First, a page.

According to CDC data, among children and adolescents, 1737 suicides were recorded in 2003 in a population of 61,447,723 (2.83 per 100,000 persons) and 1985 suicides were recorded in 2004 in a population of 61,469,792 (3.23 per 100,000), for a 14% increase in the suicide rate between 2003 and 2004 (P < .0001). Data from the Netherlands for the 2003-2005 period-that is, before and after the European authorities issued warnings-indicated that the SSRI prescription rate declined by approximately 22% for persons younger than 20 years, and the overall suicide rate increased by 49% in this age group.4

These increases in the suicide rate coincided with a decline in antidepressant prescription rates in both the United States and the Netherlands. This is especially noteworthy given the previous trend. From 1998 to 2003, SSRI prescription rates increased substantially, while suicide rates declined. In the United States, antidepressant prescription rates increased by 91%, whereas suicide rates decreased by 33%; in the Netherlands, a 120% increase in prescription rates accompanied a 31% decrease in the suicide rate.4

FDA Recommendation Not Followed

The FDA warnings about the possible increased risk of suicidality in children and adults who received antidepressants emphasized "close supervision" by health care providers rather than limiting antidepressant prescriptions. Contrary to expectations, the frequency of provider contacts for persons with new depressive episodes given antidepressants did not increase after the October 2003 FDA advisory was issued. Rather, Morrato and colleagues5 found that fewer than 5% of all patients met FDA contact recommendations (weekly during the first month of antidepressant therapy, biweekly during the second month, and again at 12 weeks) before the advisory and that the rate did not change afterward. The rate for the more lenient Health Plan Employer Data and Information Set (HEDIS) criteria (at least 3 visits during the 12 weeks following a prescription for an antidepressant) also did not change (60% for children, 40% for adults).

In 2 earlier studies, the same researchers reported lower rates of diagnosis and treatment of depression in children and adults after the FDA advisory.6,7 The rate of pediatric diagnoses of depression fell to the 1999 level of 3 per 1000, the proportion of children with depression receiving no antidepressants was 3 times the rate predicted by the preadvisory trend, and SSRI prescription fills were 58% lower than predicted by the trend.6 The average percentage of adults with new depressive episodes (versus recurrent depressive episodes) decreased significantly, from 88.6% in the preadvisory period to 77.5% after the advisory, and the percentage of adults with depression who did not receive an antidepressant was 30% after the advisory (up from 20% in the preadvisory period).7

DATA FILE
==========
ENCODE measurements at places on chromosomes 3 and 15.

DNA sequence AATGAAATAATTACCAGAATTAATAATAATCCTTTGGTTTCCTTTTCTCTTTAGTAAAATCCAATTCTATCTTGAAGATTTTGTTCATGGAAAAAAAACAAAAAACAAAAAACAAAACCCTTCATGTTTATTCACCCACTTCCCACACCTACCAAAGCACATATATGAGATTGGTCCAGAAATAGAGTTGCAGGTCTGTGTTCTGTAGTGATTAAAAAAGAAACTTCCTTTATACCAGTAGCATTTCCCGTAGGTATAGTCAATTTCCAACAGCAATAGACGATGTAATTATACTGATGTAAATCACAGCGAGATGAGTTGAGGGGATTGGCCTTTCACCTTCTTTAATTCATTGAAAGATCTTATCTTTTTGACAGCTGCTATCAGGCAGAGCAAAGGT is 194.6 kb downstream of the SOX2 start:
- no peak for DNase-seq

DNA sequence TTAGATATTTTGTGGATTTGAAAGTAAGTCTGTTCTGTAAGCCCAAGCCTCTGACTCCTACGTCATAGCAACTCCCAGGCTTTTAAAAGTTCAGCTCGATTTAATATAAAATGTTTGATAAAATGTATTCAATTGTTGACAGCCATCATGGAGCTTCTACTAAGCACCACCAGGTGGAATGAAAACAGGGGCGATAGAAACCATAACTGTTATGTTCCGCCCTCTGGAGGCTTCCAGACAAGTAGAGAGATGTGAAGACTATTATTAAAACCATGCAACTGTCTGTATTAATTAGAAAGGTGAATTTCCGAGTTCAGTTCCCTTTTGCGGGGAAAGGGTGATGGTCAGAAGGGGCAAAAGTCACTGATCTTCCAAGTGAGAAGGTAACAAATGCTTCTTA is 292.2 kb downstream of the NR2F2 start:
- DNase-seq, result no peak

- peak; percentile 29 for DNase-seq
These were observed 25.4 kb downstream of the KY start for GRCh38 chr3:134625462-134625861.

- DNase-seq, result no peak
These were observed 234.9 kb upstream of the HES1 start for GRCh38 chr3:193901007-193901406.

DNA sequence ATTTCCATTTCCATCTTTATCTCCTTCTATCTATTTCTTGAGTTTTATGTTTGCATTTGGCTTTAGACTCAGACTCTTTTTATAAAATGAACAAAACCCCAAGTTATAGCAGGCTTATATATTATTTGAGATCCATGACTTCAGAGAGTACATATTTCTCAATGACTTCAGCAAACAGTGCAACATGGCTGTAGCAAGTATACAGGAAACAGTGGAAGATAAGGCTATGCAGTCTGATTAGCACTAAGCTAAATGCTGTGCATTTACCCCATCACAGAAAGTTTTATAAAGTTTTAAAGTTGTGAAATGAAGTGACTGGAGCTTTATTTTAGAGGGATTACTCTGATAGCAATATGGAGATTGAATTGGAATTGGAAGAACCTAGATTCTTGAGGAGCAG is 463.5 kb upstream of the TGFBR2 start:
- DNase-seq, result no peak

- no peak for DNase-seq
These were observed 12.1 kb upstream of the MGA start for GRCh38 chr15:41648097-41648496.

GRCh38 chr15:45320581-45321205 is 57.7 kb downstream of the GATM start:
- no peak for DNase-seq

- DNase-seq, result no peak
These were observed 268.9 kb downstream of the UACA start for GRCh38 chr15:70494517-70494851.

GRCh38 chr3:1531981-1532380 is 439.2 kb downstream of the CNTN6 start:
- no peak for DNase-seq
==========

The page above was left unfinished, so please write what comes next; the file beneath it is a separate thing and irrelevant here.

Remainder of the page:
Conclusion

One can only hope that the new FDA warnings about antiseizure medications and the possible increased risk in suicidality associated with them will not result in the kind of response seen after the antidepressant warnings. Provider behavior needs to be taken into account if the public's health is to improve as more knowledge about the adverse effects of medications is obtained.

References:

References


  • 1. Harris G. FDA requiring suicide studies in drug trials. N Y Times. January 24, 2008. Available at: www.nytimes.com/2008/01/24/washington/24fda. html?ei=5124&en=35daeefffa7d. Accessed March 3, 2008.
  • 2. US Food and Drug Administration. Information for healthcare professionals: suicidality and antiepileptic drugs. Available at: www.fda.gov/cder/drug/InfoSheets/HCP/antiepilepticsHCP.htm. Accessed March 6, 2008.
  • 3. Rosack J. SSRI prescriptions to youth on decline since February. Psychiatr News. 2004;39:9.
  • 4. Gibbons RD, Brown CH, Hur K, et al. Early evidence on the effects of regulators' suicidality warnings on SSRI prescriptions and suicide in children and adolescents. Am J Psychiatry. 2007;164:1356-1363.
  • 5. Morrato EH, Libby AM, Orton HD, et al. Frequency of provider contact after FDA advisory on risk of pediatric suicidality with SSRIs. Am J Psychiatry. 2008;165:42-50.
  • 6. Libby AM, Brent DA, Morrato EH, et al. Decline in treatment of pediatric depression after FDA advisory on risk of suicidality with SSRIs. Am J Psychiatry. 2007;164:884-891.
  • 7. Valuck RJ, Libby AM, Orton HD, et al. Spillover effects on treatment of adult depression in primary care after FDA advisory on risk of pediatric suicidality with SSRIs. Am J Psychiatry. 2007;164:1198-1205.